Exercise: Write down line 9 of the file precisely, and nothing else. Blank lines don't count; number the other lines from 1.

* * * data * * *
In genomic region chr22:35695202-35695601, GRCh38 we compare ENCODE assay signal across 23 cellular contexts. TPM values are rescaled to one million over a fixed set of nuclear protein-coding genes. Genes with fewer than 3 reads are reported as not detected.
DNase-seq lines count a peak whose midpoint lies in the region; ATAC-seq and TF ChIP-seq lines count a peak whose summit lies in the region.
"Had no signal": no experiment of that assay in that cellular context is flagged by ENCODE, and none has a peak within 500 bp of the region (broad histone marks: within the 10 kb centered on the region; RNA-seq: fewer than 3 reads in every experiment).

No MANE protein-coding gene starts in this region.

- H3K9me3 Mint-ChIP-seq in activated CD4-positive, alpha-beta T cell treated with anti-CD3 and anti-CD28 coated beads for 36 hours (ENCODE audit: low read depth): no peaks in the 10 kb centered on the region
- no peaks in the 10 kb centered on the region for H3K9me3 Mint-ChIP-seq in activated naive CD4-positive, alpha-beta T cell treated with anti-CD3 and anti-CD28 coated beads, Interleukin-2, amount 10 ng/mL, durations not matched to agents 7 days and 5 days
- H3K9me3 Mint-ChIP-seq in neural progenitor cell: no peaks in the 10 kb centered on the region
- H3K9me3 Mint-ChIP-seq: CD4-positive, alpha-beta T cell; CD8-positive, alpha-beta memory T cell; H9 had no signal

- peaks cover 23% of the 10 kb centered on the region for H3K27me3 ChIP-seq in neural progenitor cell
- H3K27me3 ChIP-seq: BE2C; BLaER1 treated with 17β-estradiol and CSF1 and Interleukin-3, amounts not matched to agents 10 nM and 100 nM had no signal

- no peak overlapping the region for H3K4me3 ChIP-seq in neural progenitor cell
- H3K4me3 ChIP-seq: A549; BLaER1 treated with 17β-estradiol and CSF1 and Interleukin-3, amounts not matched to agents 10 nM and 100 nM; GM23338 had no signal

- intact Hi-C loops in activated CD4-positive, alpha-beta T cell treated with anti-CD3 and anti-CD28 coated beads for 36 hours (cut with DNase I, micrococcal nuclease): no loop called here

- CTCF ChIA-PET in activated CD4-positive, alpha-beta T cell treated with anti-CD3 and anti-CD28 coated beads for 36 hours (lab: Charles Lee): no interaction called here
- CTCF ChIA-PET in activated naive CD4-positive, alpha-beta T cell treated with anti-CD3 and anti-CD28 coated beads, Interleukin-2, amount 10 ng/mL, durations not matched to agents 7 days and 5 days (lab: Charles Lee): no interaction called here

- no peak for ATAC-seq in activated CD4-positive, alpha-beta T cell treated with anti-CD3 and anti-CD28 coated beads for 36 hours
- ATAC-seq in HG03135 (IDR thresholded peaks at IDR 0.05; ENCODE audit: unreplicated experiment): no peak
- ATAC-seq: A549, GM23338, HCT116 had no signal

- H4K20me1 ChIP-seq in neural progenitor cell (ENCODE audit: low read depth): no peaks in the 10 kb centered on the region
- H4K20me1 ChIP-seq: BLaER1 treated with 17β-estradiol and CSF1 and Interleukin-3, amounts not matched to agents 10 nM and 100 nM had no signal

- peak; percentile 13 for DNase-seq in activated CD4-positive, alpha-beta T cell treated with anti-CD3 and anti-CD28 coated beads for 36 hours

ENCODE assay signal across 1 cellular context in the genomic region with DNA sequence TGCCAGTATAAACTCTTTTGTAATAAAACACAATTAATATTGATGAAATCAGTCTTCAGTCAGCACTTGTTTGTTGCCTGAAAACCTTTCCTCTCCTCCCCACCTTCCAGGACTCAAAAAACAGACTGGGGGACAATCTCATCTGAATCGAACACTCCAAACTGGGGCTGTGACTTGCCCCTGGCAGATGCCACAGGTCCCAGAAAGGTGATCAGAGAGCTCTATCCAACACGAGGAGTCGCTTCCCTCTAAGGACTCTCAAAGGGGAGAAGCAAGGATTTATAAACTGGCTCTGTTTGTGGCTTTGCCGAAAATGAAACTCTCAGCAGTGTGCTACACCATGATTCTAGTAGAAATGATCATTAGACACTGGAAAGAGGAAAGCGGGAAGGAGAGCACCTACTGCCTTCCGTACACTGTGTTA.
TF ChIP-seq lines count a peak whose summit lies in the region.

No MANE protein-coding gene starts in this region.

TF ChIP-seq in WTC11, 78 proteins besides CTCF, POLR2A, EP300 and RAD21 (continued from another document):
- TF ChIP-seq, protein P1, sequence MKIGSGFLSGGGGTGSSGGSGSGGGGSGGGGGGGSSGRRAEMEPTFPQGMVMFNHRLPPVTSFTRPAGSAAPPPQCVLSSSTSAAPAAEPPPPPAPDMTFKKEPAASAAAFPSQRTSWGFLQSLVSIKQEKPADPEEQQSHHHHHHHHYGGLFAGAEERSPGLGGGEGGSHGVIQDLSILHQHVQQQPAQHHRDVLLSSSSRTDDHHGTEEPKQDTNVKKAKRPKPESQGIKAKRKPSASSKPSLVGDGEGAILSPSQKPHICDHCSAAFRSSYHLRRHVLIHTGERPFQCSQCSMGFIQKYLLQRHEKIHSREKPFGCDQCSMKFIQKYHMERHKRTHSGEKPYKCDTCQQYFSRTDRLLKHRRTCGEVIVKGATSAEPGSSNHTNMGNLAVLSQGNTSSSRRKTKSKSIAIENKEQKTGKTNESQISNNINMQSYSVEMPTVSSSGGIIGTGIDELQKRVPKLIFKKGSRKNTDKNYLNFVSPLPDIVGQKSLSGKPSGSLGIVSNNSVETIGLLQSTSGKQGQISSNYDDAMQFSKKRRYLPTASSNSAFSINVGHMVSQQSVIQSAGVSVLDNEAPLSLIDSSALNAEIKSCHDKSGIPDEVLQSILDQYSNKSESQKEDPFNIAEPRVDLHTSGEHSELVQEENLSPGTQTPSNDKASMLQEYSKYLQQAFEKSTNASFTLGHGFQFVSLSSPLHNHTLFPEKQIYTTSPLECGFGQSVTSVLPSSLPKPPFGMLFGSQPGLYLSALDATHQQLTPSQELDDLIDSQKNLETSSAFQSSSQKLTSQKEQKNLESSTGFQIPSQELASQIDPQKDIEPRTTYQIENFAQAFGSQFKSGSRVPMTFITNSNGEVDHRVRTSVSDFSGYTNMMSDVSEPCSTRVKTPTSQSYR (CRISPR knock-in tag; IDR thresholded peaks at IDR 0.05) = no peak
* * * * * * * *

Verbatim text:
- peaks cover 23% of the 10 kb centered on the region for H3K27me3 ChIP-seq in neural progenitor cell